In order to estimate the intensity enhancement as a function of wavelength, TPL scanning was conducted for the wavelengths between 730nm and 820nm in 10nm wavelength steps. The intensity enhancement factor α can be estimated for each wavelength via the expression :Fig. 7(b)], is the average power of ~0.1mW in the focal spot during scanning, is the area with the locally enhanced fields within a region whose area is equal to that is the area of the focused FHspot (typically, < ), is the average TPL signal per one pixel, obtained from scanning a 2µm × 2µm reference patch of the smooth continuous gold film of 50nm thickness (deposited onto the same structure and in the same process as the CL-GPR gold strips), is the average power between 4mW and 8mW (depending on the wavelength) in the focal spot during scanning of the reference patch of smooth gold film.
As it is difficult to evaluateand the coupling of TPL from the structure to free space without comprehensive theoretical investigations, the enhancement factor α [Eq. (3)] should be understood as a measure of average enhancement in the structure as compared to smooth gold. In this particular case the enhancement factor α was estimated under the assumption: = . The resultant experimental dependence of α on wavelength is shown in Fig. 7(d) and demonstrates excellent agreement of the enhancement maximum with the minimum of the measured reflectivity spectrum for the CL-GPR array with Λ = 400nm - both occurring at the same incident wavelength of 760nm [Fig. 7(d)]. Because TPL is a surface-sensitive technique, the reflectivity minimum coinciding with the enhancement maximum is important as this verifies that the estimated enhancement is caused by the local intense fields in CL-GPRs, rather than by surface roughness or other irregularities. It is also important to note that the assumption = (instead of the actual <) results in a likely underestimate of the obtained experimental value of α ~126. This is in agreement with the theoretical predictions of larger intensity enhancements of ~225 [Fig. 3(c)].
In summary, we have demonstrated numerically and validated experimentally efficient resonant excitation of GSPs in the CL-GPR structures formed by gold nanostrips (fabricated by single-step lithography) on a continuous SiO2 film on a thick gold underlay. The possibility of nearly 100% resonant absorption of the incident TM radiation due to its efficient coupling into the fundamental CL-GPR mode was demonstrated theoretically and confirmed experimentally for thin SiO2 films with the thickness of ~10 - 20nm. Though obtained for the retardation-based resonances involving GSPs, the theoretically predicted Q-factors for the fundamental CL-GPR modes were shown to be close to the quasistatic limit . The measurements using the scanning TPL microscopy confirmed major local field enhancement in the considered structures.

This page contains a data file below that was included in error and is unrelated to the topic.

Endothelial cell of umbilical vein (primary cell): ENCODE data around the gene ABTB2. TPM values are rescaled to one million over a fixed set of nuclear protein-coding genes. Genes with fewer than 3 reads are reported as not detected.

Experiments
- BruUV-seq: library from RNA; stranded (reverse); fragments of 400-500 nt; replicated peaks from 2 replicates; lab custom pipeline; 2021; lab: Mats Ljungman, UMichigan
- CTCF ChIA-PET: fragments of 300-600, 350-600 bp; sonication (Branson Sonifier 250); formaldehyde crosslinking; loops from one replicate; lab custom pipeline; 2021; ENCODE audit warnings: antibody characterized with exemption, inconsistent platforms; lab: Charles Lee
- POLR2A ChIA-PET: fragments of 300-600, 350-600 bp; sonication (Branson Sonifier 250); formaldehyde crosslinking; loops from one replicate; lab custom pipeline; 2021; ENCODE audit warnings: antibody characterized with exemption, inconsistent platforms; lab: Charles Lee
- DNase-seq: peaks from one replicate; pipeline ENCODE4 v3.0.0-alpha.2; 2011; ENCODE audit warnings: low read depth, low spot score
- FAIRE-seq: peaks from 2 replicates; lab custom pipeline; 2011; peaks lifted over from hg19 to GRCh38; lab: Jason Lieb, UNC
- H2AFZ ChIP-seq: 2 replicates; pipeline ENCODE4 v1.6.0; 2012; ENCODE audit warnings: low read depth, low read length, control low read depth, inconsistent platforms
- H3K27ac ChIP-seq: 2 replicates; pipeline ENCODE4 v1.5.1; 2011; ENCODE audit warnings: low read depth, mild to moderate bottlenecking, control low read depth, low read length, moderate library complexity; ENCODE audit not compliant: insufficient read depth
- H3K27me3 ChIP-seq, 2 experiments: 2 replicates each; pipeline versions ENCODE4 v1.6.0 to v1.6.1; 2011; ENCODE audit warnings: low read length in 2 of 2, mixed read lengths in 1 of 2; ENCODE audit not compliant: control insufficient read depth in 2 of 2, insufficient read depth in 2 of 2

We have presented detailed physical interpretations of the obtained results, elucidating the crucial role of GSPs in plasmonic structures with finite-size metal strips placed on an extended multilayer structure and developing a general resonator model that can be applied to GPRs. The developed physical interpretation can be used to account for previous observations [25–27], providing also simple design guidelines for further experiments. Thus, for example, the localized plasmon resonance observed in a recent study  at the wavelength of 1050nm can directly be related to the fundamental GPR mode, and its resonant wavelength can be evaluated (within 5%) using the developed resonator model [Eq. (2)] with a typical value of the phase parameter ƞ = 1/3 (taking also into account the GSP dispersion for given configuration parameters and material constants).
The localization of the significant portion of the enhanced local field inside the thin dielectric layer opens excellent opportunities for using the considered CL-GPR arrays to increase efficiency of photovoltaic devices and design photodetectors with enhanced signal-to-noise ratio. The CL-GPR structures with the obtained high Q-factors can also form an efficient and cost-effective basis for other plasmonic applications such as nano-optical sensors and surface-enhanced Raman spectroscopy techniques, including single-molecule detection and identification.
We acknowledge financial support for this work from the VELUX Foundation and from the Danish Council for Independent Research (the FTP project ANAP, contract no. 09-072949).